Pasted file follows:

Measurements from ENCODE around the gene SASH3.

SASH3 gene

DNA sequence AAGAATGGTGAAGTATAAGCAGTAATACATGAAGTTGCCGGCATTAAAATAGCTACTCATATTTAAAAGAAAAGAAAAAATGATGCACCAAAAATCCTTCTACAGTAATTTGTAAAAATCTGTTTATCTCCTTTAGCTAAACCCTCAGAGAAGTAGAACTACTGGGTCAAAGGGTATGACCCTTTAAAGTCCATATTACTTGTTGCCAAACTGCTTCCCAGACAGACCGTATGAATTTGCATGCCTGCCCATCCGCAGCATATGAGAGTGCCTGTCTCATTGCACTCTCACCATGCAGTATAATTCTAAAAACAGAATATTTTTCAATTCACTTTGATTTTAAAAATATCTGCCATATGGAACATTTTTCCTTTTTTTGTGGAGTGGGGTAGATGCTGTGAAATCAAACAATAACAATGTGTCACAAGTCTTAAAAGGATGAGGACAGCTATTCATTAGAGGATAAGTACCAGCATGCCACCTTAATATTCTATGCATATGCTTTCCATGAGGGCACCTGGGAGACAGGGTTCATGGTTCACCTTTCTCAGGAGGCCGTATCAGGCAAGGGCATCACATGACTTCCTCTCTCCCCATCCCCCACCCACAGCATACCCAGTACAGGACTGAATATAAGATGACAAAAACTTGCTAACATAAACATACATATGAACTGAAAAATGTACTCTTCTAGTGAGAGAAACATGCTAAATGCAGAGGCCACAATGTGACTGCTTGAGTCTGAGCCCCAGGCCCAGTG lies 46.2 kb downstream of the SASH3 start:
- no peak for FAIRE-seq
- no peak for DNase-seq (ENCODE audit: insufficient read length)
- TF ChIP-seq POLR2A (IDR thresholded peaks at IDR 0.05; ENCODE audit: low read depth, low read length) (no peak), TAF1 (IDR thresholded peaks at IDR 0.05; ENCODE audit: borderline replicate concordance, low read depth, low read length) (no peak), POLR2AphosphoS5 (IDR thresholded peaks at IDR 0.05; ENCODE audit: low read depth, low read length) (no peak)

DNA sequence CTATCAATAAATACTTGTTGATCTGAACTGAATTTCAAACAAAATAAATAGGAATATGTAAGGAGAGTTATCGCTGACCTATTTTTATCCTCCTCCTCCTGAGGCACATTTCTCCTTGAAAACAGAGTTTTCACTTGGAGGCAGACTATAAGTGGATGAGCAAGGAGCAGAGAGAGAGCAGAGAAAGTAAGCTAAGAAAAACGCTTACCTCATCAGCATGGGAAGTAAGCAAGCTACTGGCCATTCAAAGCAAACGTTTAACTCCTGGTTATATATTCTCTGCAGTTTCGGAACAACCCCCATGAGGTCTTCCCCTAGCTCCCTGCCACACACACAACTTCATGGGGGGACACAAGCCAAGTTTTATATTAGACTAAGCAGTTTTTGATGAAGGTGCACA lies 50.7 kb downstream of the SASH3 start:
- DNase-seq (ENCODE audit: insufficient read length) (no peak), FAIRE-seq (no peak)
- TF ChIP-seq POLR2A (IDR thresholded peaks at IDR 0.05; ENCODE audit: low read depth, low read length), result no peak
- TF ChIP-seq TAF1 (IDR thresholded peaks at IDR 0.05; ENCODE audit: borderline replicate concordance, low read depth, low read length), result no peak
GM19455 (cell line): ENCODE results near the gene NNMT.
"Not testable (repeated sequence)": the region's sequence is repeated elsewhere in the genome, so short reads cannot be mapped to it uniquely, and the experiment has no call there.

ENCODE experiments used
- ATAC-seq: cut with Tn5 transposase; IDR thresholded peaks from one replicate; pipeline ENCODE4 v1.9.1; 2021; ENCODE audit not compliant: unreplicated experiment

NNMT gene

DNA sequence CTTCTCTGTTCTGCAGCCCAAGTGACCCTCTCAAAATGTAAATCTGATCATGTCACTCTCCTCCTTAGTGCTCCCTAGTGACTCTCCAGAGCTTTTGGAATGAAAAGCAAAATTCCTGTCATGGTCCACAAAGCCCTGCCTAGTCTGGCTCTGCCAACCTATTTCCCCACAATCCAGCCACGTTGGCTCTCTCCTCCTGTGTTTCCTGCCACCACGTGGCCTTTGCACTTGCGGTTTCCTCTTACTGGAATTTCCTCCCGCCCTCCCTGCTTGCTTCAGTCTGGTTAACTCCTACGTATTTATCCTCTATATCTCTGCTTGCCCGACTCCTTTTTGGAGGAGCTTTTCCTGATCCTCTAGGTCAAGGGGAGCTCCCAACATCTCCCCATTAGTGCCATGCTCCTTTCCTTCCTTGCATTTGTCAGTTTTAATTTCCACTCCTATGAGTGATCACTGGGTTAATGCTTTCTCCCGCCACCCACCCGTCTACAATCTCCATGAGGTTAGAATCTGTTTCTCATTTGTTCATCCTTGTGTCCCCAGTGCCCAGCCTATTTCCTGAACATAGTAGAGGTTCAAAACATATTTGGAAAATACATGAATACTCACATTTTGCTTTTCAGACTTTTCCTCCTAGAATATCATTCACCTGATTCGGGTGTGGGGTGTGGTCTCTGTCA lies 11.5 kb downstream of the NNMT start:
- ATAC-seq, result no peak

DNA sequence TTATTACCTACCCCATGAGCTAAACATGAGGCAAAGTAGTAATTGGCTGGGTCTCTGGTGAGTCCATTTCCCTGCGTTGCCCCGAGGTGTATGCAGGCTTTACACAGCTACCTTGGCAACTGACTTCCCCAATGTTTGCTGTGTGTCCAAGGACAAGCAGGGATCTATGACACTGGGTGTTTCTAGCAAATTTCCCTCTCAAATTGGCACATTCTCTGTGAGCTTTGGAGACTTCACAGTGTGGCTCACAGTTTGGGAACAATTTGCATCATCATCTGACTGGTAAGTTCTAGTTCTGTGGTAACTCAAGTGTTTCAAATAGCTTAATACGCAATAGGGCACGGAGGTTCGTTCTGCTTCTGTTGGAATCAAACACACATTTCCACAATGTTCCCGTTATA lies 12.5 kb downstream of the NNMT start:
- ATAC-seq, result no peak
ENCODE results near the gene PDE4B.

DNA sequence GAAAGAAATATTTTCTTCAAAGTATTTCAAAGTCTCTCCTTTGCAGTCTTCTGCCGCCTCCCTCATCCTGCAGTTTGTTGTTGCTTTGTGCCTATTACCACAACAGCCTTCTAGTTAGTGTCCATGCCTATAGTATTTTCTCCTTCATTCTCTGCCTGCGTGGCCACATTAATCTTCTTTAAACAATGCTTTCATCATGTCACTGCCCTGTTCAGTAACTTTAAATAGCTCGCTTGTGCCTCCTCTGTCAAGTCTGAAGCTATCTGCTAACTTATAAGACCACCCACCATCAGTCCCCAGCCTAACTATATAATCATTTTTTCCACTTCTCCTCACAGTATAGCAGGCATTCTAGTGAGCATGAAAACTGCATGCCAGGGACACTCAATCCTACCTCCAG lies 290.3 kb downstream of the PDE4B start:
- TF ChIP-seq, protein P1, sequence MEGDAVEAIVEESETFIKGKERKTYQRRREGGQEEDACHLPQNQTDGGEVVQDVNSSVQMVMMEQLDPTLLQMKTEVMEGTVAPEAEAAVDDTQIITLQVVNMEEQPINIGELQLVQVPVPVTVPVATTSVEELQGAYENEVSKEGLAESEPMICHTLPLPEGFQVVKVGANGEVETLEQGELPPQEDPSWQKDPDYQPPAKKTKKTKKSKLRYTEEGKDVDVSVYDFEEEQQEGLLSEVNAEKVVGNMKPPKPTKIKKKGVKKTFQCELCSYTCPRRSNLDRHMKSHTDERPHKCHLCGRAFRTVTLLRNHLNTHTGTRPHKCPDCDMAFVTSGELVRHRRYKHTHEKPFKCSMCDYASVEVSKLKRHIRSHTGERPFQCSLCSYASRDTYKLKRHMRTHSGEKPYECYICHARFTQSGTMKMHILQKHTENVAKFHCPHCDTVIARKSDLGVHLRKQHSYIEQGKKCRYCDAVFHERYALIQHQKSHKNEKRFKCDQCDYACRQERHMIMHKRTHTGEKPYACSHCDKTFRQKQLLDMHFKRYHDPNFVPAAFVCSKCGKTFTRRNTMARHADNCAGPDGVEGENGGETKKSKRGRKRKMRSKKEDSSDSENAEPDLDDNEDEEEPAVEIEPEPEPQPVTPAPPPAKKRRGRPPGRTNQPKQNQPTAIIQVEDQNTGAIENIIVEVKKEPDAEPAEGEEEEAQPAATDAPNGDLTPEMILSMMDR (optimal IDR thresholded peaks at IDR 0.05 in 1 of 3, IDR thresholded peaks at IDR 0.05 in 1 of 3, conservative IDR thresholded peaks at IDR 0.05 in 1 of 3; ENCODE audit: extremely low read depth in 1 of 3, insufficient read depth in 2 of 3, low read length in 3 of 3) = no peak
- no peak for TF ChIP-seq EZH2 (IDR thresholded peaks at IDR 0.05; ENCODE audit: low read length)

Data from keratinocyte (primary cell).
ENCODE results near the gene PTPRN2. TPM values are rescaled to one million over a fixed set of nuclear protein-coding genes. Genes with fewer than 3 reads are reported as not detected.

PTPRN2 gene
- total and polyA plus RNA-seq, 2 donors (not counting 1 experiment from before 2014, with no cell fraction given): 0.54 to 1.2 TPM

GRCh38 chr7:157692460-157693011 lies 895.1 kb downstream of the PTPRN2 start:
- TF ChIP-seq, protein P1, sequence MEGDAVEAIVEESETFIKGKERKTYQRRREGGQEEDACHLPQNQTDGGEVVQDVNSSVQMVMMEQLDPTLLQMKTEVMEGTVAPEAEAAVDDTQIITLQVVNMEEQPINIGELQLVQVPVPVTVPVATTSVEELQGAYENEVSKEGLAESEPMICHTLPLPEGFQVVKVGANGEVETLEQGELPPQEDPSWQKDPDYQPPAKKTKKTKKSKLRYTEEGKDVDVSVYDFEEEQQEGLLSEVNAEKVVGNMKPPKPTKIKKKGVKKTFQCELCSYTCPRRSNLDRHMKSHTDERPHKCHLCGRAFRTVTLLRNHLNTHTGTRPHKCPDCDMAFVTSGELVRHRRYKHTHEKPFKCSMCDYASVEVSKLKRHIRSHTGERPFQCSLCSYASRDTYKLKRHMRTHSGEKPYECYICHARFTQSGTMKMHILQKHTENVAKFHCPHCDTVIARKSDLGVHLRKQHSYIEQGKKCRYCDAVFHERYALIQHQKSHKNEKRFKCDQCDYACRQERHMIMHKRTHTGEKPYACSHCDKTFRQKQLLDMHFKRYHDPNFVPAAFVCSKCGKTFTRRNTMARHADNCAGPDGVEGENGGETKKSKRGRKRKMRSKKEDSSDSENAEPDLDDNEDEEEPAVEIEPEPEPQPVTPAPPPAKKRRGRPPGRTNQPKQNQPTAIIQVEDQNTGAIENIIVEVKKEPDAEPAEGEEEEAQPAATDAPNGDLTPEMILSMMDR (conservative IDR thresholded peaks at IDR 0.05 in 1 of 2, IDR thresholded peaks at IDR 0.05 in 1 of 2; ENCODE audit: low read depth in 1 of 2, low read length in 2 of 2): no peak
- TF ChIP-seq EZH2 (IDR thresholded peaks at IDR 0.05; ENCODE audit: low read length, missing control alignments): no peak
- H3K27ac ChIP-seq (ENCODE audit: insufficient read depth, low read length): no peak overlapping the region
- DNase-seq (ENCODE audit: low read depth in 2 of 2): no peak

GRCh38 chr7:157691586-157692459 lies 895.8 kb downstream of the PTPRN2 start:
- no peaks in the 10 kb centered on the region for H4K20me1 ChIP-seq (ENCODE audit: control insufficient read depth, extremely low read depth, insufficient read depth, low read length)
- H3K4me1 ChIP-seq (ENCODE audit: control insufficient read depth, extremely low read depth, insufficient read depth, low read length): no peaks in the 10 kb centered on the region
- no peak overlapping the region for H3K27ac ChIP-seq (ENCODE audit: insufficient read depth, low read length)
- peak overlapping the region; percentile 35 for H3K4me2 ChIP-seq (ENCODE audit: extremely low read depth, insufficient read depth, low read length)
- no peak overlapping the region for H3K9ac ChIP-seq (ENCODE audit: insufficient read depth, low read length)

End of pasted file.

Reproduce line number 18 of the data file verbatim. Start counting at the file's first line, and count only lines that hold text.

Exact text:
DNA sequence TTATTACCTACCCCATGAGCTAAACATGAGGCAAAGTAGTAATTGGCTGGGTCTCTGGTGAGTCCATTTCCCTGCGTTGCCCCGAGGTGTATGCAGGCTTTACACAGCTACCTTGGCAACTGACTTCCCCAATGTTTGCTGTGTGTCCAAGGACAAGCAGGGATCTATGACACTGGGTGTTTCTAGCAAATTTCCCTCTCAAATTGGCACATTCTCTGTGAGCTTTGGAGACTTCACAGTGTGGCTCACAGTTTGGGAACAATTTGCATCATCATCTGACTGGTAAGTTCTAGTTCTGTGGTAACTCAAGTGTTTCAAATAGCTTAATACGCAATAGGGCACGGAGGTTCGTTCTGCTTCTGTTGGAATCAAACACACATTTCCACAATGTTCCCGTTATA lies 12.5 kb downstream of the NNMT start: